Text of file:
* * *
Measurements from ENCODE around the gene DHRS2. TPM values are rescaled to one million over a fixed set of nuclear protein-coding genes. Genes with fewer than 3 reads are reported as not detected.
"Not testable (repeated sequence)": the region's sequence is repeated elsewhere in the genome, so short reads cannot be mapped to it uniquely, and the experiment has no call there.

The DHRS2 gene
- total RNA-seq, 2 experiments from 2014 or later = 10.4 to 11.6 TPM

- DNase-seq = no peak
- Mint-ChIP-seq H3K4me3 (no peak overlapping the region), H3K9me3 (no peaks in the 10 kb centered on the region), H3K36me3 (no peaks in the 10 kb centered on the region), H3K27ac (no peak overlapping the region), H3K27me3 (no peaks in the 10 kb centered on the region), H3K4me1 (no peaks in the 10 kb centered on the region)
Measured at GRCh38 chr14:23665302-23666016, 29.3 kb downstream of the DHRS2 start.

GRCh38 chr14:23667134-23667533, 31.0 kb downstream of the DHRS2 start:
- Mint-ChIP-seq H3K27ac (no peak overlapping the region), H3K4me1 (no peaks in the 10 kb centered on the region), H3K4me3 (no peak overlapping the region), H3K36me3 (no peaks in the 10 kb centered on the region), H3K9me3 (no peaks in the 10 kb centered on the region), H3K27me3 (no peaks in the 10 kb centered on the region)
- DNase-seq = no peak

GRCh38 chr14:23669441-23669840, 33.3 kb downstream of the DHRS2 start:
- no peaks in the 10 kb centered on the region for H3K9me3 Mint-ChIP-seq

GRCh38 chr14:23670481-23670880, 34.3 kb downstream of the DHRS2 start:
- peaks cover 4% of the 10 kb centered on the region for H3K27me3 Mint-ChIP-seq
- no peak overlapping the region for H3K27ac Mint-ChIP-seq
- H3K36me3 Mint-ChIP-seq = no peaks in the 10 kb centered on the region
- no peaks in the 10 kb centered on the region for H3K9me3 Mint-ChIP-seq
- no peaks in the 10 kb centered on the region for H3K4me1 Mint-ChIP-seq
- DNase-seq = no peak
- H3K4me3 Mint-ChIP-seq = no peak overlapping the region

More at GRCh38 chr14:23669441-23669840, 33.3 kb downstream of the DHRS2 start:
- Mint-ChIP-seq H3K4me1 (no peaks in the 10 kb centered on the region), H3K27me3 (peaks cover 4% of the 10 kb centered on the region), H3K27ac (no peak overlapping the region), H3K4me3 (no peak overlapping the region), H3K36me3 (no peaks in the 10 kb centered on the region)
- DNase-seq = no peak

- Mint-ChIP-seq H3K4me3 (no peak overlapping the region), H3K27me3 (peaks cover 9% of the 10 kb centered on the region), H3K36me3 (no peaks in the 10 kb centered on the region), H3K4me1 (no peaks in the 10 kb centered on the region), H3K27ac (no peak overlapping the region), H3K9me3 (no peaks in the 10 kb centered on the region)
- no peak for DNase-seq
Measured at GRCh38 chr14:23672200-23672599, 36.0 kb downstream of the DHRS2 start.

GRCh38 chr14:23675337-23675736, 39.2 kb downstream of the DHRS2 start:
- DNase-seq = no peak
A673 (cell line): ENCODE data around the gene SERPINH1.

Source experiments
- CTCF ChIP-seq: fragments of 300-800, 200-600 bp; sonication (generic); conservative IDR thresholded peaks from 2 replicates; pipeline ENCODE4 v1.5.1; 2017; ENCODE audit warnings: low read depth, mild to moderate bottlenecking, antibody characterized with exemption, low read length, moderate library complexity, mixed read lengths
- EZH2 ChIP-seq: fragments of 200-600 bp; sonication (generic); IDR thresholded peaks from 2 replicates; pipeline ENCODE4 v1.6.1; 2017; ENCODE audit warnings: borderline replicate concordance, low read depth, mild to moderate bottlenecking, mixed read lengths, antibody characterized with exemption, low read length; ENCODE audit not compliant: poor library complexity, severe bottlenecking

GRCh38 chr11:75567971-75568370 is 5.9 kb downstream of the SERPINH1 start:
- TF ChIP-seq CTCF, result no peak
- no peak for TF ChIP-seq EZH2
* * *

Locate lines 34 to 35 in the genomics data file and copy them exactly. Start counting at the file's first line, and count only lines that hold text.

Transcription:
- TF ChIP-seq CTCF, result no peak
- no peak for TF ChIP-seq EZH2